The title of George Meredith's much-talked-of and eagerly-anticipated novel of literary life in London has at last been fixed on. It is ' One of Our Conquerors.' Wilkie Collins has appointed Hall Caine his literary executor and biographer. The latter will presently complete the story which the veteran novelist had on the stocks, when he was taken ill. Mr Caine's own new novel, 'Tha Bondman' (now running serially in the Tillotaon newspapers), is, in the author's opinion, his strongest work. He has already dramatised it, and Wilson Barrett will produce the play this winter in America. lor 1891 Hall Caine has planned a novel called * The Prophet,' which will be a daring attempt (a la Vogel) to look into the future, He has also, he says, Moorish, Roman, American, and Irish plays in preparation, and may do a drama founded on a Norse legend for Henry Irving. Apropos of Browning's terrific onslaught on hi& deceased friend Edward Fitzgerald, which I recently sent you, Hall Caine has committed; the following:—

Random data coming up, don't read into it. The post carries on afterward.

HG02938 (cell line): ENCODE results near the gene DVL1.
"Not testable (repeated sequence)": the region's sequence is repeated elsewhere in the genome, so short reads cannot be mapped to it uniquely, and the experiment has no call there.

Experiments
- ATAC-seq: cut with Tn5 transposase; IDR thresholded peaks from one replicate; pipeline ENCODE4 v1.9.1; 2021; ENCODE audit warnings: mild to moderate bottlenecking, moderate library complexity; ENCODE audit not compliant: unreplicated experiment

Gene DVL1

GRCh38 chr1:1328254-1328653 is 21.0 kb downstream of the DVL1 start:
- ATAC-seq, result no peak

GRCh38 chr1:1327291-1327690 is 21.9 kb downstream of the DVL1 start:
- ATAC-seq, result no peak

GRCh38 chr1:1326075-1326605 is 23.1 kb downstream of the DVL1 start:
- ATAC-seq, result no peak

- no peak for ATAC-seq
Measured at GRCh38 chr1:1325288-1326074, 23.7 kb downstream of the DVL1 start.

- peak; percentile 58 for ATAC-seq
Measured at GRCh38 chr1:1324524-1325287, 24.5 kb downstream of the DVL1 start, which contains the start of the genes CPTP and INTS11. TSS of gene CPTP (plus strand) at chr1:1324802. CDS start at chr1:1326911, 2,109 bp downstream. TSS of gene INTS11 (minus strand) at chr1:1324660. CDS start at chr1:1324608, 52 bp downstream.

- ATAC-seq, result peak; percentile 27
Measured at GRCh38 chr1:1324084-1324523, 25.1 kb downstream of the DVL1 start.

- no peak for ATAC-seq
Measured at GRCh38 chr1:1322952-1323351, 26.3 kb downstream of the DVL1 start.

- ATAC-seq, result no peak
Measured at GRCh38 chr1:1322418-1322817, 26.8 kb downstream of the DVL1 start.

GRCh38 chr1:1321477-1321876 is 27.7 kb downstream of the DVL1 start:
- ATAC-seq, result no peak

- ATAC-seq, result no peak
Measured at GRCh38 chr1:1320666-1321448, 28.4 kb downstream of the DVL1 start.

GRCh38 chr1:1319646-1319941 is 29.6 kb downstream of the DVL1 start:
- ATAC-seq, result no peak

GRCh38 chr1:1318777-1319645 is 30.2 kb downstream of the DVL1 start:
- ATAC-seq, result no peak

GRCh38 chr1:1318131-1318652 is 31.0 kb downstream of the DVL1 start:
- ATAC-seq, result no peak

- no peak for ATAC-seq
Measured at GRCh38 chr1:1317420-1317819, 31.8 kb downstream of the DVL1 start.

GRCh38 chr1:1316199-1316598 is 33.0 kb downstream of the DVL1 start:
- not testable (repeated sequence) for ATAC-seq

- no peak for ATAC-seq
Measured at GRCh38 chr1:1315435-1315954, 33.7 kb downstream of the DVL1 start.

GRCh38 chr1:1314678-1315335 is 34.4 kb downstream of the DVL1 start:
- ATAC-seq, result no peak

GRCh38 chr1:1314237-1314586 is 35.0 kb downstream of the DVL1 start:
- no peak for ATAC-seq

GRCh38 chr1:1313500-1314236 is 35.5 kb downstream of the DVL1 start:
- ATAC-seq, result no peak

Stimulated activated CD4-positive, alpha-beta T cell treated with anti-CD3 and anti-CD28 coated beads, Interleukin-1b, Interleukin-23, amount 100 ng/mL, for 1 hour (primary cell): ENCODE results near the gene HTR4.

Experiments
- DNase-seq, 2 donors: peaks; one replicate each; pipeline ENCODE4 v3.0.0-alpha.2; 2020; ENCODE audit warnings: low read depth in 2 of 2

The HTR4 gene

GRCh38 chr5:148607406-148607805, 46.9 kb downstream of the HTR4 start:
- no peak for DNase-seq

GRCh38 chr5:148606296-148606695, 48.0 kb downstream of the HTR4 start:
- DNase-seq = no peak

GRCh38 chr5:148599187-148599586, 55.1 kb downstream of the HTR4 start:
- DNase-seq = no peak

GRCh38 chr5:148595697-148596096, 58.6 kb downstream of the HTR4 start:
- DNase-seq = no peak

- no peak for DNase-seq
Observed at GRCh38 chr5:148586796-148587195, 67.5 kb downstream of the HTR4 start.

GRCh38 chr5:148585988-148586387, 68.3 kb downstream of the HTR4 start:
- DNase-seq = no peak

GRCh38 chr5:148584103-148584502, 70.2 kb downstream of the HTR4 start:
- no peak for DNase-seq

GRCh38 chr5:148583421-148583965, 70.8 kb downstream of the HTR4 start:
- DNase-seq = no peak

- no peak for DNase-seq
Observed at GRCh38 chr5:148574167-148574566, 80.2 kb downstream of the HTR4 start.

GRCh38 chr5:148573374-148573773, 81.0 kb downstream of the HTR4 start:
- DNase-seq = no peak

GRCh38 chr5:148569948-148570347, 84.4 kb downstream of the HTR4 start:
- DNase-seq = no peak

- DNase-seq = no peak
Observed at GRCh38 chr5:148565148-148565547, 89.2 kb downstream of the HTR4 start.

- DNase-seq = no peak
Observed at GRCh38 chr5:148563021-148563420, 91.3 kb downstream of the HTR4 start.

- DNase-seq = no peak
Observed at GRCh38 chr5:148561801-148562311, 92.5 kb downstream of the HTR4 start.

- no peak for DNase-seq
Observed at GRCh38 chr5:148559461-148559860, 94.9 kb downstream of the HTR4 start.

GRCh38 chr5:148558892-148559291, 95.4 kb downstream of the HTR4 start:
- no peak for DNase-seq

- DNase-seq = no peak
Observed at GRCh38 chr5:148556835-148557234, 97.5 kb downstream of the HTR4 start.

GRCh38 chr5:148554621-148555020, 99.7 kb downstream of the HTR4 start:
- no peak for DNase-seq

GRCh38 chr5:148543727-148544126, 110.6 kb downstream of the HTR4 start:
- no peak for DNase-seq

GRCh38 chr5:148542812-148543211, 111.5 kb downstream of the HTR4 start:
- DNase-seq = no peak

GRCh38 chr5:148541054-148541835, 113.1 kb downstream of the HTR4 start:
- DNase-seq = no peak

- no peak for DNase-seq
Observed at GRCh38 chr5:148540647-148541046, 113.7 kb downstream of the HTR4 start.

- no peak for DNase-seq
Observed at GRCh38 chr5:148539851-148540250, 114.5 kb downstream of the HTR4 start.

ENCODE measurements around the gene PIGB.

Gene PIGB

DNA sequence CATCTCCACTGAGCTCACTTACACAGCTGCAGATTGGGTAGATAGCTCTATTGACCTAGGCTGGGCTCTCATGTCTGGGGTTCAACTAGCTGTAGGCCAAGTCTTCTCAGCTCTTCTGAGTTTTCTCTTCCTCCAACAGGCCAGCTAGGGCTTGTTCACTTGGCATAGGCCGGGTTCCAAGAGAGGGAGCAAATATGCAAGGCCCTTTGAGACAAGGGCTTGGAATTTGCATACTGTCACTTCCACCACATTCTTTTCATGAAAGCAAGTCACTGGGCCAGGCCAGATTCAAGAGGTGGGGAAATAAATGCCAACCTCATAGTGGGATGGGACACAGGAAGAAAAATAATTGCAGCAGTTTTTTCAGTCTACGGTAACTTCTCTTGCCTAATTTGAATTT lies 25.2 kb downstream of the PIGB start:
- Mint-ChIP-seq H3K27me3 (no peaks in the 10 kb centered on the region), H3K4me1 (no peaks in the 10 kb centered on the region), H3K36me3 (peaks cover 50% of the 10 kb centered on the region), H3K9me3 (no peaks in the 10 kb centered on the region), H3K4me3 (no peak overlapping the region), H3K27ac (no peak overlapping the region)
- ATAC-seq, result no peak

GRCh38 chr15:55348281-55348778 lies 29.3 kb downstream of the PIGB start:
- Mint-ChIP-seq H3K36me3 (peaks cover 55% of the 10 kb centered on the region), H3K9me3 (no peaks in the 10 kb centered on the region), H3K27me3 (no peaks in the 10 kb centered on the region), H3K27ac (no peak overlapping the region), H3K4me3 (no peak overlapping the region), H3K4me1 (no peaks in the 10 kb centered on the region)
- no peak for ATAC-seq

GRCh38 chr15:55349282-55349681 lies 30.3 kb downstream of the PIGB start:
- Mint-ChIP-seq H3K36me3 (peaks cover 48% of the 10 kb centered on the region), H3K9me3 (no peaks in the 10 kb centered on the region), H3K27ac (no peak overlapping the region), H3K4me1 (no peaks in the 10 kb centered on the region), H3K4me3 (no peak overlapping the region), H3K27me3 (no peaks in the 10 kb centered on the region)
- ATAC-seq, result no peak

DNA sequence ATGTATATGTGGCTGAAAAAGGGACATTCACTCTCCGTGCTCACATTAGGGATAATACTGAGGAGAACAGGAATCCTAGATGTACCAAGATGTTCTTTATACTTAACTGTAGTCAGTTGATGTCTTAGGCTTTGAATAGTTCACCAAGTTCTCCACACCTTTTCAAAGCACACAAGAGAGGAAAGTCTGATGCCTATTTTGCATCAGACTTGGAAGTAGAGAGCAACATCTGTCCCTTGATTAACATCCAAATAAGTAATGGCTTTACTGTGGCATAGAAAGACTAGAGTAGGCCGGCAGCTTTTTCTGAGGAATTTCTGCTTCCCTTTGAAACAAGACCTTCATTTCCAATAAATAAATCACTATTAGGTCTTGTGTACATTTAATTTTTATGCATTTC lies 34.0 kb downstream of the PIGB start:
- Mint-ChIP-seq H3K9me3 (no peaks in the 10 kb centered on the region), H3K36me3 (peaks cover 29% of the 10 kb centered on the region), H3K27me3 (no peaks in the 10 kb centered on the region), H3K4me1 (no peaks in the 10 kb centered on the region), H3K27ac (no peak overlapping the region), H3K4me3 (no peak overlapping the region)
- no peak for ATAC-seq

TO BROWNING,

Good Giant, you've left it (or Time to trae& The mark of your hand on a dead man'& be** You were wise, though you've mined, the smile that we won with It, Only to smite when Fitzgerald wadooe with it Owing to the phenomssal demand for the cheap (2s) edition of ' Lorna Doone,' the publishers were compelled to postpone the issue for a week. It is noteworthy that thousand* have been ordered for India and the Australias, where the sis shilling editioa did not sell specially well. The leading features of «Blackwood's' new serial, «Travel, Sport, and Adventure,' this month are " The North-east Passage," "Two Nights in Southern Mexico," "A "Bear Adventure in Ceylon," and "A Ride Across the Peloponnese," by George A. Macmillan, the young man who has just lost his life on Mount Olympus under painful circumstances.